The most challenging, and progressive, portion of this resolution is its call to parishioners to get involved. If every single American sponsored an undocumented resident or refugee, then millions of people currently living without rights and in constant fear could have the chance to live open lives, work for a fair wage, and enjoy the rights of the country in which they reside. If our definition of refugee and asylum seeker was broadened to also include immigrants from countries with any large “push” factor (economics, drought, lack of meaningful work, education), then surely the majority of extralegal residents here in the United States would be covered by American, and Lutheran, refugee policy.

 

Although the ELCA and LCMS has not officially supported the 2008 No Border Wall Walk from Roma to Brownsville, TX, from March 8-16, the ideals and objectives of the sponsoring Border Ambassadors would most certainly align with most of their church doctrine. Real immigration reform, immigration reform which stresses family reunification and the humane immigration of many more refugees in need, is the ultimate goal of this nonviolent community act. A border wall is, at best, a poor substitute or farce for real, lasting reform in immigration and bi-national policies. At its worst, such a wall will only make for more restrictive immigration legislation, will serve as an affront to our Southern neighbors, and further criminalize the newcomers in our country without documents. Undoubtedly, the Lutheran Church has welcomed countless angels without knowing it (Hebrews 13:2), and the Secure Fence Act of 2006 will only serve to tighten immigration laws and make it harder for churches like the Lutherans to continue to minister to refugees and asylum-seekers.

People of Faith United For Immigrants- Presbyterian Church USA

February 5, 2008

    “Do not oppress an alien; you yourselves know how it feels to be aliens, because you were aliens in Egypt.” (Exodus 23:9 NIV) Martin Luther King Jr. puts this another way in his speech Remaining Awake Through a Great Revolution.

We must all learn to live together as brothers or we will all perish together as fools. We are tied together in the single garment of destiny, caught in an inescapable network of mutuality. And whatever affects one directly affects all indirectly. For some strange reason I can never be what I ought to be until you are what you ought to be. And you can never be what you ought to be until I am what I ought to be. This is the way God’s universe is made; this is the way it is structured.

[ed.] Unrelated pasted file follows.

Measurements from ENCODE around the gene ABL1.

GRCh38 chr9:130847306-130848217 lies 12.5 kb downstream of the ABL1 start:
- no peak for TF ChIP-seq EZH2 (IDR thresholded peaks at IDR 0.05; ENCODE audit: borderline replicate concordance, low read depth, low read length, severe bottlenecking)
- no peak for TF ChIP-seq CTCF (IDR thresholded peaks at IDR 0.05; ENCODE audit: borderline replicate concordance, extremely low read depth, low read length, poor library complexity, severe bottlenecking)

Immigration is not a matter of us or them but of humanity. While the compassionate, human side of immigration is often forgotten in shock-jock radio shows and television syndicates, the Church continues to be a bastion of hope for the hopeless, a voice for the voiceless. The Presbyterian Church is part of this solidarity for border reform – not for the sake of simply changing immigration laws but rather changing the hopes and dreams and rights of immigrants themselves.

    In its 2006 General Assembly Policy on Immigration, the Presbyterian Church of the USA (PCUSA) set forth the following conditions as their dream for the Church.

2. Affirm that our denomination, mindful of the current realities and threats to our belief system, not sway from our solidarity with, and pledge of service to, all of our brothers and sisters regardless of their race, creed, color, nationality, or residency status.

3. Affirm those Presbyterian congregations and presbyteries that are already standing alongside immigrants and are actively engaged in acts of compassion, empowerment, and advocacy.

4. Challenge each Presbyterian congregation and presbytery to embrace a comprehensive approach to “advocacy and welcome” for immigrants that includes, at the very minimum:

a. an opportunity for hard-working immigrants who are already contributing to this country to come out of the shadows, regularize their status upon satisfaction of reasonable criteria, and, over time, pursue an option to become lawful permanent residents and eventually United States citizens;

b. reforms in our family-based immigration system to significantly reduce waiting times for separated families who currently wait many years to be reunited;

c. the creation of legal avenues for workers and their families who wish to m migrate to the U.S. to enter our country and work in a safe, legal, and orderly manner with their rights fully protected; and